I buffered for a few minutes again while I ramped up to talk about the inauguration, and he let me. Finally I said with a deep exhale, “I’m just so triggered.” He nodded. “You know, I was told and shown all of my life that my body wasn’t important, that I didn’t have control over it. ‘No’ was never a word I was allowed to use – whether it was in an innocent sexual situation like, you know, “let’s play doctor” with my brothers, or especially in an abusive sexual situation. I mean, I grew up in a very ‘boys will be boys’ household, and none of these messages were intentional, I know, it’s just the way things were, you know? And now…” I breathed deeply. “Now…this man who boasts about…” deep breath “…sexually abusing and objectifying women, he’s, he’s elected to be our president?!” I explained that I wasn’t surprised by the results of the election. “I mean, look where I come from. And who I come from.” A small laugh. I wasn’t surprised, I told him. “Just really disappointed.”

He nodded. His nodding reminded me I was rambling and brought me back to the present moment. I thought his eyes looked as if they were glistening a little more than they had been before.

“It’s like all the work I’ve done, to try to gain a sense of ownership over my own body, to try to teach my kids that they are in control of their bodies and their lives, is just being laughed at by this…guy.” I breathed. His eyes were still glistening.

One thing I like about male therapists is that they don’t cry when I tell them my sad stories. Women tend to feel too sorry, to apologize for my pain or whatever. Men are usually more matter-of-fact. So I was surprised to see what appeared to be a very small welling of tears in his eyes while I explained what the new president represented for me, as an individual person, and as a mother. To his credit, the welling stayed right where it was. I appreciated this about him; I, too, am usually able to control my tears. I know it isn’t always easy.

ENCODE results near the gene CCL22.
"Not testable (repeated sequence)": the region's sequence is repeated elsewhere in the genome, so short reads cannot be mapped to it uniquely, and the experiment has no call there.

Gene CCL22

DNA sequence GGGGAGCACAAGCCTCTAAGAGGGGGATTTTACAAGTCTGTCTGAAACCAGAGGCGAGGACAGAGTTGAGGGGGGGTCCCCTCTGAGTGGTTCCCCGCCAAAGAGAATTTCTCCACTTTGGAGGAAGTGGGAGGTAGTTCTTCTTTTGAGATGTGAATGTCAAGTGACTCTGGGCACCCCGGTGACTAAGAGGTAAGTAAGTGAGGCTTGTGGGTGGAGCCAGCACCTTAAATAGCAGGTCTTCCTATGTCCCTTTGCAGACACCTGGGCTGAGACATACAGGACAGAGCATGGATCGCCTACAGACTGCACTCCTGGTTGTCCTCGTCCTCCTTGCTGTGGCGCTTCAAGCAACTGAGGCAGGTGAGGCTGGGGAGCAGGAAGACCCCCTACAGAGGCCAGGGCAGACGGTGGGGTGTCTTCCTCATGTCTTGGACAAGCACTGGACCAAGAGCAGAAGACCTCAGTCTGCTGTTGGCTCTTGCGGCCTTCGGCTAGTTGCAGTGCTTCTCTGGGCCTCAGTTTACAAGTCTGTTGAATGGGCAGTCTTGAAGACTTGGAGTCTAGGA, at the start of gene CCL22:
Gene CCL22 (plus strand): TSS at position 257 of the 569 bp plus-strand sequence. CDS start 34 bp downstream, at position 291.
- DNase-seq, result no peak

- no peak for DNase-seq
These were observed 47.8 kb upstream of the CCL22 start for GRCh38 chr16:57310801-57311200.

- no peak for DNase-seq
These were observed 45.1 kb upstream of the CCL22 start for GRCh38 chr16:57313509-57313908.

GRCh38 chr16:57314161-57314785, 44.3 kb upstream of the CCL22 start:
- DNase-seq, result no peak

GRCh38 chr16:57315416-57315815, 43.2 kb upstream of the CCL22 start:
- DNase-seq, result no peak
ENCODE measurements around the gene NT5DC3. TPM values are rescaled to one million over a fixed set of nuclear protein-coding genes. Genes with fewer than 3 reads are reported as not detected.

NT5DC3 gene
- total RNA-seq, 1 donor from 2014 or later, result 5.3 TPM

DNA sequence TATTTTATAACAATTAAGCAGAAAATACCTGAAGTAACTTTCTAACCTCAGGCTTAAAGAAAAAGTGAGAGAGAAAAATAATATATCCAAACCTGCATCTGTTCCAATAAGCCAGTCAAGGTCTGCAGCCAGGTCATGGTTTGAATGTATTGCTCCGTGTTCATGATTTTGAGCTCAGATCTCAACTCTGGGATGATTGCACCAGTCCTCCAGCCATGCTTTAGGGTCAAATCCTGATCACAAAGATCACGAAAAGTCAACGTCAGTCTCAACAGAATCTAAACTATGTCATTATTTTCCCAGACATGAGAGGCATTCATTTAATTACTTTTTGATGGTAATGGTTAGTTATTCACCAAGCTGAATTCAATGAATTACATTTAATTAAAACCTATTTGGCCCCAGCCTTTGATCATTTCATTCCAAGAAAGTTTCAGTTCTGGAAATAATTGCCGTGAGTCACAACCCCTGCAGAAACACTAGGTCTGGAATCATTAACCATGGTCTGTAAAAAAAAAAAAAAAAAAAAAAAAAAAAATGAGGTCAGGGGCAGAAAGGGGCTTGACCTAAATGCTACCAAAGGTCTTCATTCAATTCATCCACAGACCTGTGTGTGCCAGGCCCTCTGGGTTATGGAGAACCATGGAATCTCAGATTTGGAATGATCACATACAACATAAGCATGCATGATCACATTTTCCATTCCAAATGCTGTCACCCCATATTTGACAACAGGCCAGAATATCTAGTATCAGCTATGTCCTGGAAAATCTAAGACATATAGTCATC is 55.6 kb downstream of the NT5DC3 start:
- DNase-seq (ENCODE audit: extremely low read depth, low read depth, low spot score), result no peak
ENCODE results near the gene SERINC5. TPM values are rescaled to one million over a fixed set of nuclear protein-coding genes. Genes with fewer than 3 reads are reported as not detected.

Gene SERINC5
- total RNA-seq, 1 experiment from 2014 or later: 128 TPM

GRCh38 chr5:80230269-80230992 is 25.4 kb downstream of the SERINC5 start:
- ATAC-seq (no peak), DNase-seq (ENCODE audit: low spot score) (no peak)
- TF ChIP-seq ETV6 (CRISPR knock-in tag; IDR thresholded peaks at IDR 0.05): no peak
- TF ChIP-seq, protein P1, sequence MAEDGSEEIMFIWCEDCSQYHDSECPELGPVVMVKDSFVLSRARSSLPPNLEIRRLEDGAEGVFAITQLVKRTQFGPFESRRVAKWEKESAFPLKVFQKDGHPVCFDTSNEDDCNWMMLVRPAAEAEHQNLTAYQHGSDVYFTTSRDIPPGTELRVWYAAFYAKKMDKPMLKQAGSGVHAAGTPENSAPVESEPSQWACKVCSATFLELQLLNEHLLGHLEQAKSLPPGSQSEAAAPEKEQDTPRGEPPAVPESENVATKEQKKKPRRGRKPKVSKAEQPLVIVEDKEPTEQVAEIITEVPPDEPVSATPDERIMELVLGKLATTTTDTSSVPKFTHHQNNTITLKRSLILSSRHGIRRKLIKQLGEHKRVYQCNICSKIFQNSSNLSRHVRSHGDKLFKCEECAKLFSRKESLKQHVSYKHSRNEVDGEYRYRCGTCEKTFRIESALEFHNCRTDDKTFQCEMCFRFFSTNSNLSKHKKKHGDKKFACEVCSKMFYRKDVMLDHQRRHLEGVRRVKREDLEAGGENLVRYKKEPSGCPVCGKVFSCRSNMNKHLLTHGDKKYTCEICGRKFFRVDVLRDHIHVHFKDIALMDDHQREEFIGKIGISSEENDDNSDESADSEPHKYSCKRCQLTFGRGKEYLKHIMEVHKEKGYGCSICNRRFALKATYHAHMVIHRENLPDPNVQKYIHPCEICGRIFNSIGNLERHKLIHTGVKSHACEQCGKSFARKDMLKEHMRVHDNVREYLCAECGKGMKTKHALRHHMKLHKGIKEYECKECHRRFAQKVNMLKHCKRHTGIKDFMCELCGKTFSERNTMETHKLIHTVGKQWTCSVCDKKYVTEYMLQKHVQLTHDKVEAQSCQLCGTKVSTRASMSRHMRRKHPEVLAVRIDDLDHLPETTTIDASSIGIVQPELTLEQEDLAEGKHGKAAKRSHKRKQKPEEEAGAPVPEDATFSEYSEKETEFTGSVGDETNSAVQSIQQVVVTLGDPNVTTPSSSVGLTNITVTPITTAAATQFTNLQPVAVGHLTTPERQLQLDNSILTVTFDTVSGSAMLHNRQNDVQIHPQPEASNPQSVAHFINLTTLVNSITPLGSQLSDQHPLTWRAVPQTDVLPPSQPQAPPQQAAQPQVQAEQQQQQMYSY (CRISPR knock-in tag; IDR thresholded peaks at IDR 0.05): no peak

That night, after a beautiful sun-after-rain walk to the movies with Paulie, then laying on the couch reading with the dog sleeping on my entire upper torso as if she were a lap dog, then happy hour at our local hip neighborhood dimly-lit restaurant which we can’t decide whether we really even like that much or not, then home and reading more, I finally went to bed. Paulie followed soon after, crawling in and curling himself around me, and soon we were each half naked and making love and laughing, and laughing, and laughing, sometimes having to stop our kissing or come-hithering because we were laughing so much. Sometimes this happens. One of us will try to make a horrible sexual innuendo and that’s all it takes.

In the middle of the night I woke to drink water and use the bathroom. When I came back, I couldn’t find my sweatshirt, so only put my sleeping pants back on. I crawled into bed and wiggled right up beside and tucked into the available spaces of Paulie; in short: I was the big spoon. He was wearing his shirt again, but no pants. We were each still half naked, but this time, I wondered if I mushed myself far enough into him, if maybe we would be one fully-pajamad person. I got closer. I tried to match my breathing to his, but his occasional snoring is too difficult to mimic.

Something about this failure to merge, a thought that seconds ago had felt protective and calming, gave me relief. I am in control of my own breathing, I thought. I am my own breather.

It gave me hope.